May 23, 2009
The Road Less Travelled
This speech was delived at Tezpur, Assam by Om Bagaria.
I offer my greetings and salutations to all of you who have been associated with Atma Nirbhar - Ek Challenge, a great and inspiring adventure for the soul, for so many years.
Kaushik Das has labelled me as An Industrialist with a 'Difference'. Let me begin with an apt verse from Robert Frost's famous poem to weave together some episodes of my life's journey:
I shall be telling this with a sigh
Somewhere ages and ages hence:
Two roads diverged in a wood, and I -
I took the one less travelled by,
And that has made all the difference.
Creating wealth for the nation
The eldest of eight male members of my generation, I was the only one who opted for engineering studies and that started me off on a life-long journey on the road less travelled. In 1963, immediately after getting my mechanical engineering degree from IIT at Kharagpur, in West Bengal, I plunged headlong into tea machinery design and development at Steelsworth in Tinsukia in Upper Assam. We soon established a name for our innovative products not only in India but in East Africa as well, where we were pitted against firmly entrenched British manufacturers, including Marshall's and Davidson's. My uncle, D. P. Agarwal, the founder of Steelsworth, really was an industrialist with a difference: he believed not merely in making money for himself but in creating wealth for the nation. We kept alive his vision and learnt that by maintaining high standards of quality and reliability we were already enriching the nation. The rewards for us were plentiful as well: in a decade, we grew into world leaders in our chosen field of tea processing machinery.
Turning the searchlight inwards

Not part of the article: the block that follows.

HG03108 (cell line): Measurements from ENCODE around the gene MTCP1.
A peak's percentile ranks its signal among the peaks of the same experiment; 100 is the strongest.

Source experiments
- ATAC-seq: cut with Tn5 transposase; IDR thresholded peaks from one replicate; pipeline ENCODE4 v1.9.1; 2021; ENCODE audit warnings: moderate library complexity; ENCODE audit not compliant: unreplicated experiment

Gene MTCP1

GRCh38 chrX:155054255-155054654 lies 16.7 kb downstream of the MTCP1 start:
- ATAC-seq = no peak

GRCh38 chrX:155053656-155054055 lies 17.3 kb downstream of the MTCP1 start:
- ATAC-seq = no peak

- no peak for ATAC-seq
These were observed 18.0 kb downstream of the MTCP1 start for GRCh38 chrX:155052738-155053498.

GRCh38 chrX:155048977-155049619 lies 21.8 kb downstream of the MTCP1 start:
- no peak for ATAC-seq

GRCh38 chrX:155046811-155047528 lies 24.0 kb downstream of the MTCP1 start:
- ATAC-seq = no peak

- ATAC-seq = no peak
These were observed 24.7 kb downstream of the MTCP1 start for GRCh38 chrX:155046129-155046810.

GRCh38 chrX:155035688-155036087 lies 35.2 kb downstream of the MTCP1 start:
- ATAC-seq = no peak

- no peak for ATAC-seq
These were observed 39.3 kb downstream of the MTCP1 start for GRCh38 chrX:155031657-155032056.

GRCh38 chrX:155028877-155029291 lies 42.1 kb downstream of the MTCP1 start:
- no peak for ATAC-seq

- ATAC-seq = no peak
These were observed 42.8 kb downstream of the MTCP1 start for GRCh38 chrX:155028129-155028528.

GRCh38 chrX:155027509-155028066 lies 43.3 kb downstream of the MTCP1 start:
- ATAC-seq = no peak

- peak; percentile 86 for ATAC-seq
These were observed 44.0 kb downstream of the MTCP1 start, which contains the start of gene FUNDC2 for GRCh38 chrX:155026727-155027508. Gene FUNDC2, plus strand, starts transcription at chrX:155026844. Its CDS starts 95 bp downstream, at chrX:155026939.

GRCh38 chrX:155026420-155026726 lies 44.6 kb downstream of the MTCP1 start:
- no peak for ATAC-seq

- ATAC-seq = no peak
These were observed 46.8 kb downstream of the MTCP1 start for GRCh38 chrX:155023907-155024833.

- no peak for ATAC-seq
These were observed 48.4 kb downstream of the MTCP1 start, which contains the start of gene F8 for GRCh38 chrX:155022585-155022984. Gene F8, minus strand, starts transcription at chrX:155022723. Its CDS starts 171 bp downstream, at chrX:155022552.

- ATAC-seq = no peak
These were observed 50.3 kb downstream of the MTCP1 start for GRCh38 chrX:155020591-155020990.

It was in 1972, when our ship had all but run aground as a result of a protracted battle with our workers' union, that the idea of turning the searchlight inwards put across by a visiting MRA (Moral Re-Armament, now renamed as Initiatives of Change) team struck me like lightening. This led me to an honest apology to an ailing worker--and restitution--which resulted, quite miraculously, in an open-hearted dialogue and a swift resolution of all disputed issues. Mutual trust was restored and a hurricane of change followed. I learnt the precious lesson that the only place for change to start is within me; its ripple effects are bound to follow as day follows night.
A quantum technological jump
Soon thereafter, I moved to Guwahati to upgrade our factory there. A quantum jump in our technological capabilities took place when Mr. A. D. Adhikari, then the MD of Ashok Paper Mills in Jogighopa, Assam, awarded us a contract to fabricate pressure vessels for their caustic soda plant, in the face of stiff opposition from their consultants, only because he wanted Assam's engineering industry to grow. The experience thus gained brought us much more sophisticated work for our Guwahati factory, now known as Buildworth. We learnt that whilst money-power could not accomplish anything of lasting value, we could win over new allies with our sincerity and integrity.
Refusal to bribe